But Chalmers could be right: he shows clearly the dangerous, hard to change, dry rot, worms in the ointment that have emerged to vitiate the system of checks and balances. With monstrosities like the CIA and corporate jackels running wild we are confronted with a reality we might be powerless to change, as virtues turn into unchangeable vices killing the republican patient. It is obvious, but quite forgotten: the founding fathers DID NOT condone such things, such things were what they were afraid of. A democratic renewal that solves such problems can’t be expected for the wishing. One must fear the Chalmers scenario.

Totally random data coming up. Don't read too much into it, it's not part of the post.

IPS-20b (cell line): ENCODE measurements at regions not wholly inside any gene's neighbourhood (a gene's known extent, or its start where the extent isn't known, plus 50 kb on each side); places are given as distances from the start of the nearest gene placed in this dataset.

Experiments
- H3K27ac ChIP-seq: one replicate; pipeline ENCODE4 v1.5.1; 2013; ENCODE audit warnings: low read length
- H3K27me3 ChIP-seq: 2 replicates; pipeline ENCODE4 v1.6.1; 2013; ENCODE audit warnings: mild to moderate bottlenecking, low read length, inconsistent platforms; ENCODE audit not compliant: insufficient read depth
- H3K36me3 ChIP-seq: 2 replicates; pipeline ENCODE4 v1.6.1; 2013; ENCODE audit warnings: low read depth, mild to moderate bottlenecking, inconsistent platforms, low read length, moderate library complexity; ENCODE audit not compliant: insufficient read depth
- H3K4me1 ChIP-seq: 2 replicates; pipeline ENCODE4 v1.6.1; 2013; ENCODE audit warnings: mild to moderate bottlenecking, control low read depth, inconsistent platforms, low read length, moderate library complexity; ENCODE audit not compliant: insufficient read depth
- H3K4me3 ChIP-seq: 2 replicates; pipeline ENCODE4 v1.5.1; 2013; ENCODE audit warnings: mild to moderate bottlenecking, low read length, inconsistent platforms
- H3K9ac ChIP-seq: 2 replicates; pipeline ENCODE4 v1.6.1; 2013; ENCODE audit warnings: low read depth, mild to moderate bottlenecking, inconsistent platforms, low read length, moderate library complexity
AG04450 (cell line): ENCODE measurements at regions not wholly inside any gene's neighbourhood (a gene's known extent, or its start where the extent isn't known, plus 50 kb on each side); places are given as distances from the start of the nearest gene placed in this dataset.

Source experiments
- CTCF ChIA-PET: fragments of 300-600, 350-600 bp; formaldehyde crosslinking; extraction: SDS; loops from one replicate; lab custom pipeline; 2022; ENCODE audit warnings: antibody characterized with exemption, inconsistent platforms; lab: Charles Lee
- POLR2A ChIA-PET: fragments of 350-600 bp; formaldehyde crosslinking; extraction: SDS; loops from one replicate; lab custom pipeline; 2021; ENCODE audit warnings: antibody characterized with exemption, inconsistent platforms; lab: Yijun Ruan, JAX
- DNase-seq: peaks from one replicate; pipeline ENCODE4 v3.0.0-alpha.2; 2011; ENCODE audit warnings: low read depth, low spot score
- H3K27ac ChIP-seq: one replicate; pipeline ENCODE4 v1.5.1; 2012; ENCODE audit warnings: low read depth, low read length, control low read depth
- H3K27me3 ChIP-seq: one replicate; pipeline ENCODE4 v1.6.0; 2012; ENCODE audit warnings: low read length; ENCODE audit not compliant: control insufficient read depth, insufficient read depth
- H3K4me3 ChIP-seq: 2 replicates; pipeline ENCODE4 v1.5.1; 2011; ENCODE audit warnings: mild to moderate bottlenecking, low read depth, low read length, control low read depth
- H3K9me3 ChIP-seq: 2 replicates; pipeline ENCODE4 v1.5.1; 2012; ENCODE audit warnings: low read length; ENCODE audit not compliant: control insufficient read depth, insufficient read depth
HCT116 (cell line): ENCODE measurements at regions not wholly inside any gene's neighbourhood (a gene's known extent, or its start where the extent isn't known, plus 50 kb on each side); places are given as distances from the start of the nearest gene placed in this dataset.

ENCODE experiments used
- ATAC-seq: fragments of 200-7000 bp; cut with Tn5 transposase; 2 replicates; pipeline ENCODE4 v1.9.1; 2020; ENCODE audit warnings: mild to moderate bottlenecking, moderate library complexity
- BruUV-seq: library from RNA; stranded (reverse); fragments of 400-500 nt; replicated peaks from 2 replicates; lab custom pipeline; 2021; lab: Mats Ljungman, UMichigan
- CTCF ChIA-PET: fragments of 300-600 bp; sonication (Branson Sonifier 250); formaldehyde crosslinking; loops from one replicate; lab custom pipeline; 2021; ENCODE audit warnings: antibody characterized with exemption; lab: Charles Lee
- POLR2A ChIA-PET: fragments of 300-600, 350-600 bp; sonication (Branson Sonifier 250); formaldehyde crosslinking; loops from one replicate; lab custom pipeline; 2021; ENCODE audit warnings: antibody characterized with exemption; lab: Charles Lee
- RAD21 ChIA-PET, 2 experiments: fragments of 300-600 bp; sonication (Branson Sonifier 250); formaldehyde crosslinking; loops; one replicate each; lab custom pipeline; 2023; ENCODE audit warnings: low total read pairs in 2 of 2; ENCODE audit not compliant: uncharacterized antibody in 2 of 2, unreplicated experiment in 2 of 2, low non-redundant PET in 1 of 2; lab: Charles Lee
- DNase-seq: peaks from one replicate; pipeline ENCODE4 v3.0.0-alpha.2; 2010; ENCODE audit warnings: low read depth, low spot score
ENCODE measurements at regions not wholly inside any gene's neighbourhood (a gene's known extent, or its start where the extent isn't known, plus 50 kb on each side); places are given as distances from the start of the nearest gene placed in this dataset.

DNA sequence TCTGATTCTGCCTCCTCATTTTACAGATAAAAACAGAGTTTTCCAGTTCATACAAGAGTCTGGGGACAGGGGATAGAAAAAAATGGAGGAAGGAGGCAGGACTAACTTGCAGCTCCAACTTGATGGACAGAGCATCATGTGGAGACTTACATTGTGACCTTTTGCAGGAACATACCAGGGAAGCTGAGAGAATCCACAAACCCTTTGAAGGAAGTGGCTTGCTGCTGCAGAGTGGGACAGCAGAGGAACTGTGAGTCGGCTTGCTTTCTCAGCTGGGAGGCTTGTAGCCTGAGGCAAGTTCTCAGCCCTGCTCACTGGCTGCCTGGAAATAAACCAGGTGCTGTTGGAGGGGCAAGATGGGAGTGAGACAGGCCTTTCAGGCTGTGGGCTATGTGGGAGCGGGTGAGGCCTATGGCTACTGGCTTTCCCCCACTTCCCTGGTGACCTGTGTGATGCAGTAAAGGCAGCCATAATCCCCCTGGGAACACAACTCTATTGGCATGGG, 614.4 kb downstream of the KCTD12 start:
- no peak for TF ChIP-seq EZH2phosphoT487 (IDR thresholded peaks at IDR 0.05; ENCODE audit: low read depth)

So, anyway, the eonic effect shows a good reason for us to compare, up to a point, the Athenian and American democratic experiments.
But just at that point I have to challenge Chalmers conclusion: we are not enjoined to fatalism, and don’t have to repeat the mistakes of the Romans/Athenians, this is not cyclical recurrence with a fixed future, but a relevant repetition in a context of progressive cyclicity and an open future.
Johnson actually shows the answer: the British came to the point of choice: democracy or empire, and gave up their empire. So there we have it.

Someone tell George Bush.

Tags: 1848+ · History · The Eonic Effect

1 response so far ↓

  • 1 Darwiniana » We aren’t Rome // Sep 6, 2007 at 5:43 pm

    […] I get a little impatient with these Rome analogies, and have previously commented on this in a review of Chalmers Johnson, author of Blowback: Chalmers Johnson and Nemesis. […]

Leave a Comment